At first, I was ok with the model, it sounded very good, and I was intrigued. Then, I was a bit worried about this development. As members of globalgiving, organisations would all have to follow the East Africa Storytelling Project approach in order to become more visible and gain points: collect stories, analyse, act on the findings, learn, and repeat. I thought that many community organisations would not have the capacity to do so much work just to keep a fundraising page, when others would be much less hassle. I knew for sure, it would be difficult for CIM, and was afraid that there would be little capacity to cope with the new system, particularly since we already have our own internal evaluation system. On the other hand, I like to challenge myself and to find the best possible solution to a potential problem. I know this made me even more committed to find local capacity for CIM to fundraise on globalgiving, which is on my to-do list for this trip, and I am getting closer to ticking the box. In this way, we can ensure that feedback collection will happen on the ground, and I can still handle the communications and analysis from anywhere in the world.

I see globalgiving  raising the bar by raising the standards for local organisations in terms of programming. So indirectly and slowly, globalgiving could create a network of grassroots organisations that have a professional level in fundraising, evaluation, and programme development. The tools they need are easy to use. The points based system is somewhat competitive. The rewards they get are too good to move away from. Those who will be serious about development work, will have adapt, improve and sustain an impact on the ground in order to keep getting the benefits. It really seems to be a win-win situation.

The whole process of planning the project happened very fast, I made a draft plan when the grant proposal was submitted, and since I heard we got it, I’ve been planning and thinking of strategies and back up plans on buses, trains, and flights, whilst the other CIM staff were recruiting volunteers. It was a massive incentive to move forward and brought a lot of enthusiasm to the office. Of course, some things have worked well so far, but I have also found it a bit challenging. The Bosnian way of working  is way more relaxed than what I am normally used to. Thankfully, I am the flexible type, and despite the fact that I cannot relax so much and need to have a regular intense mode to function, I manage to work well with the local culture. I think it is the Bosnian humour which I find strange but hilarious that helps a lot. Having Balkan roots also means I am familiar with the work ethic. The centre directors really trust me and let me do the work at my own pace, knowing that I can slow down when I have to, and whenever I’m alone, party time: intense work mode switches back on so I can really feel like I’m maximising productivity in the time I have.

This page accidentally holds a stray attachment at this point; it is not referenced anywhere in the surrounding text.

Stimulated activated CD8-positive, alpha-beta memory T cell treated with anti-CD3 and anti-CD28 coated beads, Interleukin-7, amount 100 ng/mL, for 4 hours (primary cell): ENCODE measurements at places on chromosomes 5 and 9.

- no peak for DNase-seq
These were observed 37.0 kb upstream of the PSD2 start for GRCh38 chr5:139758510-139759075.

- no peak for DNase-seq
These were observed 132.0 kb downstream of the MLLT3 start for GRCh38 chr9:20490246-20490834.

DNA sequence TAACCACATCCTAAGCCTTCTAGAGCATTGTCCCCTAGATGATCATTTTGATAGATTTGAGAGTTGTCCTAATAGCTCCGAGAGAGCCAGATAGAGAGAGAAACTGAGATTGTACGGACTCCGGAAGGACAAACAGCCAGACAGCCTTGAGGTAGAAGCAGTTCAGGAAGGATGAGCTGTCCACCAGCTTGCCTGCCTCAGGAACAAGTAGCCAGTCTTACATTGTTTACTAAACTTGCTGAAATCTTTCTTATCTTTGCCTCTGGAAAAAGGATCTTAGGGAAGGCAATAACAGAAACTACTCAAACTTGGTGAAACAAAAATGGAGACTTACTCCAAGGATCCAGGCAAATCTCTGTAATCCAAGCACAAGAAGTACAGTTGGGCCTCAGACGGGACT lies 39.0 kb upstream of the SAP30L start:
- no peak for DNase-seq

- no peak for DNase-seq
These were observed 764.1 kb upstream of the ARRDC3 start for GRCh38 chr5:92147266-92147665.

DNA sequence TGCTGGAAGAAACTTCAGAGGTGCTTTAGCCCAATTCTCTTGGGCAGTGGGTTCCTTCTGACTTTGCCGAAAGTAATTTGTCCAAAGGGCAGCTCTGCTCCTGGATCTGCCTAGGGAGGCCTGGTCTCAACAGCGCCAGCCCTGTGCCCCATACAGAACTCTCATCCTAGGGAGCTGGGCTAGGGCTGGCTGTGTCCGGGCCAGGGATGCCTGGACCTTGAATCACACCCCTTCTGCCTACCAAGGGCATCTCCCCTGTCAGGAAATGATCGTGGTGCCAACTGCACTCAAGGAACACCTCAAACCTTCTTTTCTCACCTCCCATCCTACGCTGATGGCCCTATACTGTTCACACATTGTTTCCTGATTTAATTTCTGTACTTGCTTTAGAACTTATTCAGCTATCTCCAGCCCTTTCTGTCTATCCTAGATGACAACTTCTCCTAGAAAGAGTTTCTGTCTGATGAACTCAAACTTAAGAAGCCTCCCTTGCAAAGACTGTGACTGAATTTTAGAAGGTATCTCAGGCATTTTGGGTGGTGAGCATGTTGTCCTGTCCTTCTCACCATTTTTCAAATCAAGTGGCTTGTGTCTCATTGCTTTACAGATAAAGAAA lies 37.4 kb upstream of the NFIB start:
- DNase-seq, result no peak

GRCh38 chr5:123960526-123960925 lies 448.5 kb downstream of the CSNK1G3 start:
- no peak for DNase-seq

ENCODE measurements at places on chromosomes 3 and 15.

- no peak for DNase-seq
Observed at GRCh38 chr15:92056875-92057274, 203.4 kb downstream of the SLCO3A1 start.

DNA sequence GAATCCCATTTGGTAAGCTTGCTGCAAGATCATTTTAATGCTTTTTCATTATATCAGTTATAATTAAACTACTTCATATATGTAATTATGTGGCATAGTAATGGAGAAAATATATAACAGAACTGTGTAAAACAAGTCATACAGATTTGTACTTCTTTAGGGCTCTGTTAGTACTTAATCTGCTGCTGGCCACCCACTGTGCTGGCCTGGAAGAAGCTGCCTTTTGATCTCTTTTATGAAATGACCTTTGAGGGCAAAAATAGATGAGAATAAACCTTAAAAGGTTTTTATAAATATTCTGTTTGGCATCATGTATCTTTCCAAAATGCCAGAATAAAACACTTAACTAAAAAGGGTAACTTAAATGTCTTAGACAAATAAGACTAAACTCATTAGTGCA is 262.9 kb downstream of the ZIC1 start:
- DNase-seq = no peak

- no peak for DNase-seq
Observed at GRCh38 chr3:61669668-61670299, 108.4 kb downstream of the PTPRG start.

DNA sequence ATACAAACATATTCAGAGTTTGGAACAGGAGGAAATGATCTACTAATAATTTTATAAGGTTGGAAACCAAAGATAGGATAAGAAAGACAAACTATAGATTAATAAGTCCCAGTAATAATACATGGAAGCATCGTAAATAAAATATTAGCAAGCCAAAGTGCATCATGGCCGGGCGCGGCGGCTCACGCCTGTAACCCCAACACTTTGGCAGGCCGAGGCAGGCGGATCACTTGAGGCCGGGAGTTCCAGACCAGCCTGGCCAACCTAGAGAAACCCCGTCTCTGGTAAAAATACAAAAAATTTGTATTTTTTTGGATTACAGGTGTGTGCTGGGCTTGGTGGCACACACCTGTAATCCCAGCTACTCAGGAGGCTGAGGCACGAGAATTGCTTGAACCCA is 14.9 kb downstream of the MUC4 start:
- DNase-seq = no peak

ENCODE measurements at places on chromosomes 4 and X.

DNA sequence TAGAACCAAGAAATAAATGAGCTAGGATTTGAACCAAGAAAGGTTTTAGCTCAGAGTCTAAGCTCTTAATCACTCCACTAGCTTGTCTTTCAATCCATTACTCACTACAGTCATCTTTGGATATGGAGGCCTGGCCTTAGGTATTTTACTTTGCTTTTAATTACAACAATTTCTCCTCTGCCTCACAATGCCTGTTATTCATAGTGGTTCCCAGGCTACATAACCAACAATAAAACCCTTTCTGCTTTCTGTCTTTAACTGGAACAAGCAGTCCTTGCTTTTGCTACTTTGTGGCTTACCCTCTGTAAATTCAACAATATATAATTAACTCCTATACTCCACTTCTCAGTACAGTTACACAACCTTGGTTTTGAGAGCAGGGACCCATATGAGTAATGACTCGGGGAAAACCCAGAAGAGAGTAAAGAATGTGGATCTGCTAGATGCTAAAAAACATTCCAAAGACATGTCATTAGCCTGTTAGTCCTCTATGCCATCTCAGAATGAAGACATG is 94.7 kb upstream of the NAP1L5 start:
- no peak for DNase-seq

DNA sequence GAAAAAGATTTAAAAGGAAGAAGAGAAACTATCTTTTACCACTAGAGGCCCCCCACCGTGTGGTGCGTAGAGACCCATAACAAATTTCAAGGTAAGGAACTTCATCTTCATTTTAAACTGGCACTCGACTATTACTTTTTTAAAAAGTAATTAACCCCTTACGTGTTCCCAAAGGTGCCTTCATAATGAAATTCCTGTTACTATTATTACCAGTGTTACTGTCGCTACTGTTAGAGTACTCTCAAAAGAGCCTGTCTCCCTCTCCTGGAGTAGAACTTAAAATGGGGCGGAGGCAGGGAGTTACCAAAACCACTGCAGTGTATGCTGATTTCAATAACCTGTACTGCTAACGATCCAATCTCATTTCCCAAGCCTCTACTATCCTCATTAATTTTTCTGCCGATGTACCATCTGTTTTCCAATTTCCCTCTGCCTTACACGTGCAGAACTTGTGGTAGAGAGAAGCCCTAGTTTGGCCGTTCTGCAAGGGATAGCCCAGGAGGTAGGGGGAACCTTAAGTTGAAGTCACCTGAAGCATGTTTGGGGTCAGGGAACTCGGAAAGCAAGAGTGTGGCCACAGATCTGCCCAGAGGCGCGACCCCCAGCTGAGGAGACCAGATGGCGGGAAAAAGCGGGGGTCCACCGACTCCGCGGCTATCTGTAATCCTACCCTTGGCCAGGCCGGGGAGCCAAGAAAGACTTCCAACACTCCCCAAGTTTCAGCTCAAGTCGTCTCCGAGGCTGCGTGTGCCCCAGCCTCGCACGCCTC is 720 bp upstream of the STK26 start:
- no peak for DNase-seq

I am focusing a lot  on monitoring the project development and identifying strengths, weaknesses and possible solutions to the latter. Last night I got a tip from a globalgiving staff member, used it, and got a great reaction from a volunteer I trained, which was very rewarding. I also met some volunteers from another local organisation which has a soup kitchen and a hostel for people in need of food and shelter. I am hoping to chat with them some more, and see if both the organisation and the people who benefit from their project might be ok with us making some coffee and cake and collecting some stories one afternoon. I remembered that once I witnessed a violent scene with a homeless person who was very drunk. I asked people what was happening and they said he was an alcoholic who lost his whole family during the war, developed an alcohol addiction and lost everything. The locals I was with said that no one pays attention to him, and ignore him completely. It is a memory that really stuck with me.  As a peacebuilding organisation that focuses mostly on youth, we don’t usually have access to people in such situations, and I think it would be good for us to document their stories. The organisation I mentioned above has been working with CIM very closely in relief efforts during the floods, and the storytelling collection project could perhaps lead to even closer links.

In terms of analysis, I am playing around with the tool built by globalgiving, and trying to master it by the time we will get to do our own analysis and compare and contrast trends with other peace and conflict stories in the database. I am very excited about it, especially since I may be getting some input from an economist/political philosopher, and a former CIM volunteer who is specialising in gender issues.

No, it’s not all about the end result